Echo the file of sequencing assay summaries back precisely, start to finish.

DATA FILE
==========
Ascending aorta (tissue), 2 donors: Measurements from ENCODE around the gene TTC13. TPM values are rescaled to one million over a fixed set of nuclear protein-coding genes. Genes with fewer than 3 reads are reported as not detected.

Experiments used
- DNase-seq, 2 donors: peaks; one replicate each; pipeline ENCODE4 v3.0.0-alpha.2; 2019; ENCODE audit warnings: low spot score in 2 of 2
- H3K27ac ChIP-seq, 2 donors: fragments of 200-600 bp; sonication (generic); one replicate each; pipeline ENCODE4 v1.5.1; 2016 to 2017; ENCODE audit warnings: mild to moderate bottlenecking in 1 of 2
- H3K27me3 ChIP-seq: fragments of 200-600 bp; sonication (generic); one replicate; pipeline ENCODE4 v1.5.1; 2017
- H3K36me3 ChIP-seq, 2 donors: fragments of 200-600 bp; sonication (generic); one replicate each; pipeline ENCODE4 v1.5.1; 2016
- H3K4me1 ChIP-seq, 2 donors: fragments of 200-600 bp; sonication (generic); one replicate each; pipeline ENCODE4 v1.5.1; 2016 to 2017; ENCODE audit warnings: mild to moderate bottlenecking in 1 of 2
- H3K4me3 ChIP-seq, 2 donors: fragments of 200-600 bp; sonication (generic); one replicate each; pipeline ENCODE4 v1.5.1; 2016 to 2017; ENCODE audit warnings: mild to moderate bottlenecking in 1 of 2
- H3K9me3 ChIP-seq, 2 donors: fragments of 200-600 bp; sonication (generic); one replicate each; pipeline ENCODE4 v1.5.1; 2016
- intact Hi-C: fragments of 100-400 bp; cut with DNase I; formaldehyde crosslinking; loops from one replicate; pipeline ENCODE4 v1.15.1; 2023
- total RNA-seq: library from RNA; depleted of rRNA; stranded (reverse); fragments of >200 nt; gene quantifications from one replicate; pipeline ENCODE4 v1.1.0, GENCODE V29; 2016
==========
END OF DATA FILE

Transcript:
Ascending aorta (tissue), 2 donors: Measurements from ENCODE around the gene TTC13. TPM values are rescaled to one million over a fixed set of nuclear protein-coding genes. Genes with fewer than 3 reads are reported as not detected.

Experiments used
- DNase-seq, 2 donors: peaks; one replicate each; pipeline ENCODE4 v3.0.0-alpha.2; 2019; ENCODE audit warnings: low spot score in 2 of 2
- H3K27ac ChIP-seq, 2 donors: fragments of 200-600 bp; sonication (generic); one replicate each; pipeline ENCODE4 v1.5.1; 2016 to 2017; ENCODE audit warnings: mild to moderate bottlenecking in 1 of 2
- H3K27me3 ChIP-seq: fragments of 200-600 bp; sonication (generic); one replicate; pipeline ENCODE4 v1.5.1; 2017
- H3K36me3 ChIP-seq, 2 donors: fragments of 200-600 bp; sonication (generic); one replicate each; pipeline ENCODE4 v1.5.1; 2016
- H3K4me1 ChIP-seq, 2 donors: fragments of 200-600 bp; sonication (generic); one replicate each; pipeline ENCODE4 v1.5.1; 2016 to 2017; ENCODE audit warnings: mild to moderate bottlenecking in 1 of 2
- H3K4me3 ChIP-seq, 2 donors: fragments of 200-600 bp; sonication (generic); one replicate each; pipeline ENCODE4 v1.5.1; 2016 to 2017; ENCODE audit warnings: mild to moderate bottlenecking in 1 of 2
- H3K9me3 ChIP-seq, 2 donors: fragments of 200-600 bp; sonication (generic); one replicate each; pipeline ENCODE4 v1.5.1; 2016
- intact Hi-C: fragments of 100-400 bp; cut with DNase I; formaldehyde crosslinking; loops from one replicate; pipeline ENCODE4 v1.15.1; 2023
- total RNA-seq: library from RNA; depleted of rRNA; stranded (reverse); fragments of >200 nt; gene quantifications from one replicate; pipeline ENCODE4 v1.1.0, GENCODE V29; 2016